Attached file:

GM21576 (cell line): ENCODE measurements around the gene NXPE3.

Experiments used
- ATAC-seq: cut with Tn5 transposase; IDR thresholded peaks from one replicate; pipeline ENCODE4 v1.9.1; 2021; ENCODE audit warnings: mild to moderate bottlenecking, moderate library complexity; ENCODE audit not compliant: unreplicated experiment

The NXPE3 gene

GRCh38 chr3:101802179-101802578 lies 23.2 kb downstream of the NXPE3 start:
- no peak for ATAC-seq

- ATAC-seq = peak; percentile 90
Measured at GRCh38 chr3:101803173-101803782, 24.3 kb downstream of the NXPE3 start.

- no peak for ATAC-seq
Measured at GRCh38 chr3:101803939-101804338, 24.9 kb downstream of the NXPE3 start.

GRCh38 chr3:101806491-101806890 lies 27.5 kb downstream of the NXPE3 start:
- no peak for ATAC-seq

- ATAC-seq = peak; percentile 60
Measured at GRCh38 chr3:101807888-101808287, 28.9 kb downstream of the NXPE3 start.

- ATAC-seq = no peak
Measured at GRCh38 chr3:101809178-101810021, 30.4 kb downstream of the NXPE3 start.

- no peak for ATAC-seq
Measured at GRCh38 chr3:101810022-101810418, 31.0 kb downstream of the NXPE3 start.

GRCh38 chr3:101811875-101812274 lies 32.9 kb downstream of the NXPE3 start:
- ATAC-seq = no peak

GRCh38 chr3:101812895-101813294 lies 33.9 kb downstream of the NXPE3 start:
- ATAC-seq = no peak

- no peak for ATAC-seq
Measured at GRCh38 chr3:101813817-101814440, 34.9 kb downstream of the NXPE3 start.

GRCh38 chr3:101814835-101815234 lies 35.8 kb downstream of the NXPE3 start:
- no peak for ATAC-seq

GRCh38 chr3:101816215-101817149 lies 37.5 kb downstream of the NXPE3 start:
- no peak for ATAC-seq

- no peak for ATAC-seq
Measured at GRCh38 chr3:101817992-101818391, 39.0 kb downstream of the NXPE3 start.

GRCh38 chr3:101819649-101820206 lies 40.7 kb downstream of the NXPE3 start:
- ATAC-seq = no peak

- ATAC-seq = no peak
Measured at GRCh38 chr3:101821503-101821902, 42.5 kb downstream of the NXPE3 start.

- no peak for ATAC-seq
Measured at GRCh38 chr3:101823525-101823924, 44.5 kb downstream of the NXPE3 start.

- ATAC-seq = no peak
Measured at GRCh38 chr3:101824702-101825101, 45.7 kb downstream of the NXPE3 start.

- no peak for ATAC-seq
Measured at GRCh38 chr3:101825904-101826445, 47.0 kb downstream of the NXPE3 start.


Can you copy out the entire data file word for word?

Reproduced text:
GM21576 (cell line): ENCODE measurements around the gene NXPE3.

Experiments used
- ATAC-seq: cut with Tn5 transposase; IDR thresholded peaks from one replicate; pipeline ENCODE4 v1.9.1; 2021; ENCODE audit warnings: mild to moderate bottlenecking, moderate library complexity; ENCODE audit not compliant: unreplicated experiment

The NXPE3 gene

GRCh38 chr3:101802179-101802578 lies 23.2 kb downstream of the NXPE3 start:
- no peak for ATAC-seq

- ATAC-seq = peak; percentile 90
Measured at GRCh38 chr3:101803173-101803782, 24.3 kb downstream of the NXPE3 start.

- no peak for ATAC-seq
Measured at GRCh38 chr3:101803939-101804338, 24.9 kb downstream of the NXPE3 start.

GRCh38 chr3:101806491-101806890 lies 27.5 kb downstream of the NXPE3 start:
- no peak for ATAC-seq

- ATAC-seq = peak; percentile 60
Measured at GRCh38 chr3:101807888-101808287, 28.9 kb downstream of the NXPE3 start.

- ATAC-seq = no peak
Measured at GRCh38 chr3:101809178-101810021, 30.4 kb downstream of the NXPE3 start.

- no peak for ATAC-seq
Measured at GRCh38 chr3:101810022-101810418, 31.0 kb downstream of the NXPE3 start.

GRCh38 chr3:101811875-101812274 lies 32.9 kb downstream of the NXPE3 start:
- ATAC-seq = no peak

GRCh38 chr3:101812895-101813294 lies 33.9 kb downstream of the NXPE3 start:
- ATAC-seq = no peak

- no peak for ATAC-seq
Measured at GRCh38 chr3:101813817-101814440, 34.9 kb downstream of the NXPE3 start.

GRCh38 chr3:101814835-101815234 lies 35.8 kb downstream of the NXPE3 start:
- no peak for ATAC-seq

GRCh38 chr3:101816215-101817149 lies 37.5 kb downstream of the NXPE3 start:
- no peak for ATAC-seq

- no peak for ATAC-seq
Measured at GRCh38 chr3:101817992-101818391, 39.0 kb downstream of the NXPE3 start.

GRCh38 chr3:101819649-101820206 lies 40.7 kb downstream of the NXPE3 start:
- ATAC-seq = no peak

- ATAC-seq = no peak
Measured at GRCh38 chr3:101821503-101821902, 42.5 kb downstream of the NXPE3 start.

- no peak for ATAC-seq
Measured at GRCh38 chr3:101823525-101823924, 44.5 kb downstream of the NXPE3 start.

- ATAC-seq = no peak
Measured at GRCh38 chr3:101824702-101825101, 45.7 kb downstream of the NXPE3 start.

- no peak for ATAC-seq
Measured at GRCh38 chr3:101825904-101826445, 47.0 kb downstream of the NXPE3 start.